With their Silent Square Pro and the Silent Square series coolers previously sporting a boorish design, ASUS has finally broken out of its shell to introduce a radically designed behemoth, the Silent Knight. Targeted firmly at enthusiasts, this cooler sparkles with all the bling and zing of today’s high-end processor coolers, but does it perform?
Polished Armor and All
The 0.61kg pure copper cooler resembles a mini turbine jet engine shrouded with rows after rows of fins entwined by six heat pipes. Cooler enthusiasts will also note its similarities to Zalman designs. Upon closer inspection, the fins are all polished with a near mirror surface, sending sparkles of copper-red glints all around. The heat-pipes too are very well made, with both ends of the heat-pipe sealed, filed down and polished to perfection. Along its waist, an ornamental sliver of black aluminum with a slit in between runs across the fins. This slit we suspect, is to allow more air to be injected and pushed through the fins. Emblazoned upon the black aluminum is an intricate illustration of a sword as well as an inscription of the cooler's namesake. Overall, the Silent Knight gave a very good first impression, with the only exception of the copper base, which we noticed wasn't mirror surface standard as enthusiasts have come to expect their coolers to be.
The Knight Mounts
With so many sockets bombarding enthusiasts in the market now, ASUS seems to be taking neither chances nor sides and made the Silent Knight compatible with almost every imaginable socket out there: Intel sockets 478/LGA775 and AMD sockets 939/940/AM2. The solution is in the form of one back plate for each socket mount, and is certainly a plus factor to those who often switch camps to whoever offers the best processor respectively as they don’t have to get a new cooler each time round.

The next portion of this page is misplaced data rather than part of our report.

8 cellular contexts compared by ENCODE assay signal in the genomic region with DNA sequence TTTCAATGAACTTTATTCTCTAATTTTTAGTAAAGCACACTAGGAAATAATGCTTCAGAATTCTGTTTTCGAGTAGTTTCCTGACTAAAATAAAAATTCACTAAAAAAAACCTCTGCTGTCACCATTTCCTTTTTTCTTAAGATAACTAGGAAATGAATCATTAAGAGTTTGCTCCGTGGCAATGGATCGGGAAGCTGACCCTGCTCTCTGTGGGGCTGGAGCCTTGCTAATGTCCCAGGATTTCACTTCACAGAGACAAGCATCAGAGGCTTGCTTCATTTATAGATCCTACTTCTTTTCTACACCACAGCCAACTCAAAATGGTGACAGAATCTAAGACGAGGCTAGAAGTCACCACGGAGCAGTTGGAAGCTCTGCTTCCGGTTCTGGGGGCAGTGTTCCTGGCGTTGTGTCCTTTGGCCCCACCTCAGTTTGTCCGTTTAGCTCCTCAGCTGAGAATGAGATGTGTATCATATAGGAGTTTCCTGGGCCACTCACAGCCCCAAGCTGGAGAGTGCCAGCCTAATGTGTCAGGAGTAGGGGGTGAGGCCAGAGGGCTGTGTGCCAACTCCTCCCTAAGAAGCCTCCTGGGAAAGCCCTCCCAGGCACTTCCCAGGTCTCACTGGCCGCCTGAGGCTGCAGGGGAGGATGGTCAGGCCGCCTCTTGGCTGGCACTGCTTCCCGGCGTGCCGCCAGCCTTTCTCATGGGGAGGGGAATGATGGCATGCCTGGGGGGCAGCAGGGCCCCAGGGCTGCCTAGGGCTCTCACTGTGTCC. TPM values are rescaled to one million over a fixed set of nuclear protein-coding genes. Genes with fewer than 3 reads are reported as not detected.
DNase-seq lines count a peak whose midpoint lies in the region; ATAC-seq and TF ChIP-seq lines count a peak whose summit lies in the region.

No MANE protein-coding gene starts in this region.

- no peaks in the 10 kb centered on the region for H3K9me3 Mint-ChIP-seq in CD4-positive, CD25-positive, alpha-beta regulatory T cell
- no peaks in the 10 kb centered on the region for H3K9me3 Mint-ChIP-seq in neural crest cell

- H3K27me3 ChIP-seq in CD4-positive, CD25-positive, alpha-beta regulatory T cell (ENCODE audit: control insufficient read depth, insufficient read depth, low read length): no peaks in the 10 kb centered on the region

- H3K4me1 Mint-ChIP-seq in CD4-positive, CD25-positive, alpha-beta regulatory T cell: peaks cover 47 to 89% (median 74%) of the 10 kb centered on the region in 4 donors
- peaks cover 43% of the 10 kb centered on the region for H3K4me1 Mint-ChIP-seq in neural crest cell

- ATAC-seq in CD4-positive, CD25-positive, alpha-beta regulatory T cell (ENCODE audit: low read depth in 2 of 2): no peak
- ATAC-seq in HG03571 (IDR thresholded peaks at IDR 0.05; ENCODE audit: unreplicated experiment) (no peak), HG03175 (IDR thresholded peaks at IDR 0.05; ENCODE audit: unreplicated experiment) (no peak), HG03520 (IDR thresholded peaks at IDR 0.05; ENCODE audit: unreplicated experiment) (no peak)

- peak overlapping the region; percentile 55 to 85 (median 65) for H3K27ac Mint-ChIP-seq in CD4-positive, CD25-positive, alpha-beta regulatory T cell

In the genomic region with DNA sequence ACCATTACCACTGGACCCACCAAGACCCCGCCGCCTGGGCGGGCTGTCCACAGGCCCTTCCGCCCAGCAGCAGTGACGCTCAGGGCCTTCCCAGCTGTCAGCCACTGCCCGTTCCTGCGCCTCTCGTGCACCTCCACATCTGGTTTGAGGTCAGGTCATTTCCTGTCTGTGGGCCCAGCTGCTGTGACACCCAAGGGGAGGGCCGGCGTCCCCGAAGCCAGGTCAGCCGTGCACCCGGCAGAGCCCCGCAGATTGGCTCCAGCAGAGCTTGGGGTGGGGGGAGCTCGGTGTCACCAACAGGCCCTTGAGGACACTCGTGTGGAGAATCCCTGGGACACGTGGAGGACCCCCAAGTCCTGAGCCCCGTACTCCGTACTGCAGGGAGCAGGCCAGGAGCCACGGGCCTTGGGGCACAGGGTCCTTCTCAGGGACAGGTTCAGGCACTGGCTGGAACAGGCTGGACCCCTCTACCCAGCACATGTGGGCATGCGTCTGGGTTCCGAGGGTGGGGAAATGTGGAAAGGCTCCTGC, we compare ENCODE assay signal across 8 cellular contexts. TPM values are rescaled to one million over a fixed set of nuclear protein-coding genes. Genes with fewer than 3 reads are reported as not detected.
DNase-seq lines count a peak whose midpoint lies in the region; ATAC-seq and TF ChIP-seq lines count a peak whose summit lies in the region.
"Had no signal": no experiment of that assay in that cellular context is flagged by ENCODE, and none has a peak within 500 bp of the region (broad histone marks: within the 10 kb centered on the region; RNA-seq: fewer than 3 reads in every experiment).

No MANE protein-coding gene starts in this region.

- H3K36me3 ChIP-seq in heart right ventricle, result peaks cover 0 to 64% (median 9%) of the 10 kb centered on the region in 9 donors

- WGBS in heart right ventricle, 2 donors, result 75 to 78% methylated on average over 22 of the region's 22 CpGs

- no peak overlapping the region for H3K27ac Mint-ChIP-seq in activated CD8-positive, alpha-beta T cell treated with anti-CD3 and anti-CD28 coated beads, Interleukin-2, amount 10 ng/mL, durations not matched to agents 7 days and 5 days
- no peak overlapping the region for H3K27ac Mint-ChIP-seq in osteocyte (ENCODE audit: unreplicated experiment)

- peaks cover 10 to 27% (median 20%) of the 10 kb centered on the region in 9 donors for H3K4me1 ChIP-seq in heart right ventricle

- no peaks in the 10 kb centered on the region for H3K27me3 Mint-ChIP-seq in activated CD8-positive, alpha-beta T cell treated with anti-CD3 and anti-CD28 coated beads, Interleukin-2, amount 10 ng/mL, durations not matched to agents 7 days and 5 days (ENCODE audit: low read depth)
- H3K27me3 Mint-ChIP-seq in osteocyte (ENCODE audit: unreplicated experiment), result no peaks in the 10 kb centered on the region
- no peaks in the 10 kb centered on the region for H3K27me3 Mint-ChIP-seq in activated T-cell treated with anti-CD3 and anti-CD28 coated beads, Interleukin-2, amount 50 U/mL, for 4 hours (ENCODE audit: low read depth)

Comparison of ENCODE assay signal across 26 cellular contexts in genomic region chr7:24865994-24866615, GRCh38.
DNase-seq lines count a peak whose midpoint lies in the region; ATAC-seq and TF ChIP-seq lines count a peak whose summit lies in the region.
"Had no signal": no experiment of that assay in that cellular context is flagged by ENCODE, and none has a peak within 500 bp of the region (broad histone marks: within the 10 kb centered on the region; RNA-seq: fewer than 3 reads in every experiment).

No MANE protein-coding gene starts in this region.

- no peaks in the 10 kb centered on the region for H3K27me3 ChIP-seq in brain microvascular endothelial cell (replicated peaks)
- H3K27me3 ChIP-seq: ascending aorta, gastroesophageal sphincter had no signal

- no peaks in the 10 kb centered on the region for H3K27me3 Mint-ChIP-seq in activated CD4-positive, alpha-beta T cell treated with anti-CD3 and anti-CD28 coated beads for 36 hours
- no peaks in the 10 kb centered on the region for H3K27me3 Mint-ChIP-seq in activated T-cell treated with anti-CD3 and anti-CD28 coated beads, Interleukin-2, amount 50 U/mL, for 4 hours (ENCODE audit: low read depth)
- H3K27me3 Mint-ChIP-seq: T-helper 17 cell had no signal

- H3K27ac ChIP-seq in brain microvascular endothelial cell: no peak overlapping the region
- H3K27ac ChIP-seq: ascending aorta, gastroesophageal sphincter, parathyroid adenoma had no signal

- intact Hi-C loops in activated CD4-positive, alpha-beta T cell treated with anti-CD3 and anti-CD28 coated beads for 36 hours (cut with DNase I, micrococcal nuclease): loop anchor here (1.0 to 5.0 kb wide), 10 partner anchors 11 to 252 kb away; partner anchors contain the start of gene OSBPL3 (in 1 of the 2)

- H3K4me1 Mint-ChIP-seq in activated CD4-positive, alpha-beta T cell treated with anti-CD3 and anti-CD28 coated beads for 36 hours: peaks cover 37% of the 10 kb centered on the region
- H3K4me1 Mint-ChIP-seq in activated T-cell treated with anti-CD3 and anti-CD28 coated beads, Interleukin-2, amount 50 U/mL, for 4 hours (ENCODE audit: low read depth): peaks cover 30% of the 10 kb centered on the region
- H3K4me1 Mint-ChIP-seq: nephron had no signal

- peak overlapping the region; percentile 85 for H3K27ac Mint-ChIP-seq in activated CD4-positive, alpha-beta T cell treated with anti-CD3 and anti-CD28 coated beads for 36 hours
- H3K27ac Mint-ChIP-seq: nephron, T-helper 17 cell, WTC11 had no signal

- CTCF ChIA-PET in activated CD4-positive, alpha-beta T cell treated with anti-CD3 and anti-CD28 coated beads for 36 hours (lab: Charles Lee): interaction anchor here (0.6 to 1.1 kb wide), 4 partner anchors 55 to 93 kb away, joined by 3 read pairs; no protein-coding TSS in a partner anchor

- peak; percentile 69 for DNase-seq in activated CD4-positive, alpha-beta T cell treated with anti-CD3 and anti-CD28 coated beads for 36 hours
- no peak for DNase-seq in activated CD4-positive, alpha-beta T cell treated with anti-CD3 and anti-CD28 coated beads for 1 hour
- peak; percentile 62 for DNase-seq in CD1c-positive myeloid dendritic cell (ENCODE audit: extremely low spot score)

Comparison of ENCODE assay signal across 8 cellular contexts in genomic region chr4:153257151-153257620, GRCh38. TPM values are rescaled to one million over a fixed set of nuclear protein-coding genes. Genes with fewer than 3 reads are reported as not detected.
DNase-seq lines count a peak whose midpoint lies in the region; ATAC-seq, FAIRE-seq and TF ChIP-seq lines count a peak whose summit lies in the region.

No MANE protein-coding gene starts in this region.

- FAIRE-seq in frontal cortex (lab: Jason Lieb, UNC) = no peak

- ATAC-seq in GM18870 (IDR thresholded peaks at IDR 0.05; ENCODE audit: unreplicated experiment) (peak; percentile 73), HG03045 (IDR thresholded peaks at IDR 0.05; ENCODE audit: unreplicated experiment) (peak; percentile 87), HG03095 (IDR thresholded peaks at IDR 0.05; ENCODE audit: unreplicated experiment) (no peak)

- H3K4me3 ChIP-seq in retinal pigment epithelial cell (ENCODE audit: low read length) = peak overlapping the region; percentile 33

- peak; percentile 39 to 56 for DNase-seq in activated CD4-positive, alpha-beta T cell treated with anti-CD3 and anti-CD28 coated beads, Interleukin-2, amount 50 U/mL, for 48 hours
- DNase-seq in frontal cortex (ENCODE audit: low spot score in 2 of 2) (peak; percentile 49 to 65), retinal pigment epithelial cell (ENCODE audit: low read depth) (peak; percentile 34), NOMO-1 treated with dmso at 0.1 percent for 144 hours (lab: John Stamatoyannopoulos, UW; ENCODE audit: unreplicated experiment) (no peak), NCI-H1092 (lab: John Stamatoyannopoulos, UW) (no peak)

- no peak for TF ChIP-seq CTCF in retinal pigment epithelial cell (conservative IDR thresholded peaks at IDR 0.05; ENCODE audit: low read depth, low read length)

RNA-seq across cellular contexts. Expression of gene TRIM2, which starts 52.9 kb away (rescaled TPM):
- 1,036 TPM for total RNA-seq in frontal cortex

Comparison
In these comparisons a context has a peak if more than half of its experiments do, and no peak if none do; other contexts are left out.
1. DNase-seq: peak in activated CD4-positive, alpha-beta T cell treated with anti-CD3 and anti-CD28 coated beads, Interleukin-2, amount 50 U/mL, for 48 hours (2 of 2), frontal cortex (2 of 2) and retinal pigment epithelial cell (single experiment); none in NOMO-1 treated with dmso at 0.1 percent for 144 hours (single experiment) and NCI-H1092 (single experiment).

This feature however, has a trade off and coolers that typically support multiple sockets will require users to dismount their motherboards from their casings to change their back plates during initial installation. Regardless of which socket users are using, installation is quite straightforward although we were slightly concerned with the fragile looking lever that secures the heatsink in place. For a large cooler such as the Silent Knight, ASUS could perhaps reinforce the lever with stronger joints in future revisions.
When turned on, air rushed through the chambers and was quickly purged from the other side, typically towards the exhaust area found above the CPU where casing fans normally take care of the heat.
Ironically for all its namesake is worth, the Silent Knight isn't big on silent cooling options as ASUS has left out an all essential fan speed controller from its packaging. Because of this, its 92mm fan spins constantly at 2200rpm, and while it will not be considered loud, the cooler isn't exactly silent either as a slight whirling can still be heard. Critical users however, might want to consider investing in a third party fan speed controller. When turned on, the cooler also lights up in a flood of blue LED highlights, which will certainly complement its bling factor.
The ASUS Silent Knight is not without imperfections and could have been made better by including a fan speed controller for good measures - especially with its cool retail price of US$59.99 (~SG$99). The copper base could also have been polished to a mirror surface for better contact, and not clumsily filled with contours. Even so, we still feel that the ASUS Silent Knight is by all means one of the better coolers out there with its premium looks as well as large support for almost every socket out there and effortlessly takes its place amongst the heavyweights such as Zalman and Cooler Master.